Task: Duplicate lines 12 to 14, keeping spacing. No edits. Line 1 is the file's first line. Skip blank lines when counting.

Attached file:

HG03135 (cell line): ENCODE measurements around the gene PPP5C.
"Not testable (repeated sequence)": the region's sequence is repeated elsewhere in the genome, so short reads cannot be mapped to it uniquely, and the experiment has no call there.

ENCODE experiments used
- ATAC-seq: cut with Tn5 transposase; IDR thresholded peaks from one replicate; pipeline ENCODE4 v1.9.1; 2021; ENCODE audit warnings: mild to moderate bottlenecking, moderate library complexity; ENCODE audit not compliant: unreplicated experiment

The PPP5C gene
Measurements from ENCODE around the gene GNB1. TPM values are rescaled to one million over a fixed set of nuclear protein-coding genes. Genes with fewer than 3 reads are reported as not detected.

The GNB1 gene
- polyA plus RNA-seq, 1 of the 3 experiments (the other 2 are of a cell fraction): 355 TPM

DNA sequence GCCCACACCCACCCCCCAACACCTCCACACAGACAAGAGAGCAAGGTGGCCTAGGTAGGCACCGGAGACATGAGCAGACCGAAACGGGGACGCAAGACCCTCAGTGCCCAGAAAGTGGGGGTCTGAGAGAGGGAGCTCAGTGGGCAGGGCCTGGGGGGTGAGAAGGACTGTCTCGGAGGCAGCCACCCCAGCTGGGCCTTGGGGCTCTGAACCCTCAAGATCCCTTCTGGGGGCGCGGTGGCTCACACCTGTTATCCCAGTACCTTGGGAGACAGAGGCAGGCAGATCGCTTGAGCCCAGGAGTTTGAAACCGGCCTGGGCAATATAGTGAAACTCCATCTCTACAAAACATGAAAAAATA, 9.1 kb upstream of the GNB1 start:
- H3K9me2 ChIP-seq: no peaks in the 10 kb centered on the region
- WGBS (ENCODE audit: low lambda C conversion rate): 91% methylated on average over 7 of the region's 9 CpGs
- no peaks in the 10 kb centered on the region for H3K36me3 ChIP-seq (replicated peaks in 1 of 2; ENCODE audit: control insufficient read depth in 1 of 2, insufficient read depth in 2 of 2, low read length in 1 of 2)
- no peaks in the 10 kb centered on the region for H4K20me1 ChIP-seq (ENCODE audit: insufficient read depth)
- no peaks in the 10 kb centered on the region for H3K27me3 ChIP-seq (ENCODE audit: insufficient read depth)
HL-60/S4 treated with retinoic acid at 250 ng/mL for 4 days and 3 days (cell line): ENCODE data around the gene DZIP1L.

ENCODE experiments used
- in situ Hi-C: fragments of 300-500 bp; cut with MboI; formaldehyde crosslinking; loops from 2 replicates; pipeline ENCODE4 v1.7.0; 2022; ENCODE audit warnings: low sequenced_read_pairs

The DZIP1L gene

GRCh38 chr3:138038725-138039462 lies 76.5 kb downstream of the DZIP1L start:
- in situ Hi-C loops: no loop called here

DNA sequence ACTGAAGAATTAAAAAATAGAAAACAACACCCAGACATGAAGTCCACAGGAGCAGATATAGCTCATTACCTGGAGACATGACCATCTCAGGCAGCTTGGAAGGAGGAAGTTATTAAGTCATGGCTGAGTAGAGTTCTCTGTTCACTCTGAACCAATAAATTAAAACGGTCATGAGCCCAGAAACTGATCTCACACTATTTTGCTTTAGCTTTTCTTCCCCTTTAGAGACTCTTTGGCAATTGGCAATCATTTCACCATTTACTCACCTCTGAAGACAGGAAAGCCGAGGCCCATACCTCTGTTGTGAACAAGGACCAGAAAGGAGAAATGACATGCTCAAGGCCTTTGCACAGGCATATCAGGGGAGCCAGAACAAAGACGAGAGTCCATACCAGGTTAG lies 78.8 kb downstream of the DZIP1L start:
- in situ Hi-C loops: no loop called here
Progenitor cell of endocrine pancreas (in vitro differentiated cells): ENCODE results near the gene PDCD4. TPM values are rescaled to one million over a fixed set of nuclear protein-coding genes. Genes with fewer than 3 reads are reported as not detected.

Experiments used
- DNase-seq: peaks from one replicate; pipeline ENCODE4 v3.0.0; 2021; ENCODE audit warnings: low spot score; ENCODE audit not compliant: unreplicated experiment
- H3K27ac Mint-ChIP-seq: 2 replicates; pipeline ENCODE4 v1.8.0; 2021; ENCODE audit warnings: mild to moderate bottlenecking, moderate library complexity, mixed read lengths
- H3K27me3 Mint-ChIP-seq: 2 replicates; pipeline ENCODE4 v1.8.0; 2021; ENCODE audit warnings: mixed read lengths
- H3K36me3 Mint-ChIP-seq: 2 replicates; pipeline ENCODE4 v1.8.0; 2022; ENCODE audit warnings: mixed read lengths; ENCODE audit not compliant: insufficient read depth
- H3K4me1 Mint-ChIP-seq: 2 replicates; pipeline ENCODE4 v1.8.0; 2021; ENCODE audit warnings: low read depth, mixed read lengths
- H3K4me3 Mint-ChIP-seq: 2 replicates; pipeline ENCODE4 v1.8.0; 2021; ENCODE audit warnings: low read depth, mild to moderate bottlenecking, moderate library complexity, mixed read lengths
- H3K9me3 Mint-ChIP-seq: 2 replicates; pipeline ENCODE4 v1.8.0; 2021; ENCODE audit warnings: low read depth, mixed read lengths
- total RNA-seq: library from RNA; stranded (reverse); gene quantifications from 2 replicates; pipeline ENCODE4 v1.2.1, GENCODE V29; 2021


- no peaks in the 10 kb centered on the region for H3K36me3 ChIP-seq (replicated peaks in 1 of 2; ENCODE audit: control insufficient read depth in 1 of 2, insufficient read depth in 2 of 2, low read length in 1 of 2)
- no peaks in the 10 kb centered on the region for H4K20me1 ChIP-seq (ENCODE audit: insufficient read depth)
- no peaks in the 10 kb centered on the region for H3K27me3 ChIP-seq (ENCODE audit: insufficient read depth)